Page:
Saturday | September 27, 2003
Energy Plan: No Visionaries, Please
By Meteor Blades
After nearly two years of “debate,” Congress is reaching the end game on legislation that started out as the Bush-Cheney Energy Plan, and remains pretty much that. The President could sign this monster package of mostly backward-looking policies before November 1. There’s enough lard in it to fry up a catfish for every American man, woman and child. But, of course, its largesse won’t be distributed quite so equitably.
Just about everywhere you look, there’s something to dislike in the Energy Bill. Section 223, for instance, would repeal the Public Utility Holding Company Act of 1935. While it might seem that an energy-related law that’s nearly seven decades old should be repealed, it’s worth checking out Public Citizen’s PUHCA for Dummies for a detailed counter argument.
Dozens of other sections and subsections deserve a pummeling as well. Like fuel economy standards. Like the “clean” coal initiative. Like continuing subsidies for nuclear power. The “hydrogen economy” proposals are flawed, too. Indeed, a book-length blog is needed to evaluate this bill thoroughly. Obviously, I don’t have space for that. So let’s take a closer look at just one example, the breathtaking kowtowing to the oil and gas industry.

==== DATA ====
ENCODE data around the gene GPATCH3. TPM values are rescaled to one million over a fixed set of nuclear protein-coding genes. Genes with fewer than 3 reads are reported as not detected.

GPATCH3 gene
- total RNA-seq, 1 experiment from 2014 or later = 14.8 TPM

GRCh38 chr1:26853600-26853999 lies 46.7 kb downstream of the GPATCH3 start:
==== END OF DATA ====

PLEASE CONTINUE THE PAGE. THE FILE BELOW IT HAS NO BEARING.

Although Republican leaders face a filibuster over their determination to allow oil exploration and drilling in the Arctic National Wildlife Refuge – at last count, 43 Senators oppose the idea - they plan to try to include this in the final bill anyway. Buried under the emotional discussion of this pristine region, however, are plans to open up more public lands in the Rocky Mountains for natural gas exploration.
Natural gas prices have been on the rise. Many factors account for this. Increasingly, for practical and environmental reasons, electricity generated in the U.S., particularly in the Northeast, South, and on the West Coast, comes from natural gas-fired plants. Lack of adequate storage, pipeline capacity and liquid natural gas facilities for imported gas also boosts prices.
But the industry has focused mainly on one argument: Their surefire way to bring down prices is to let drillers take their augurs and bits into America’s protected areas.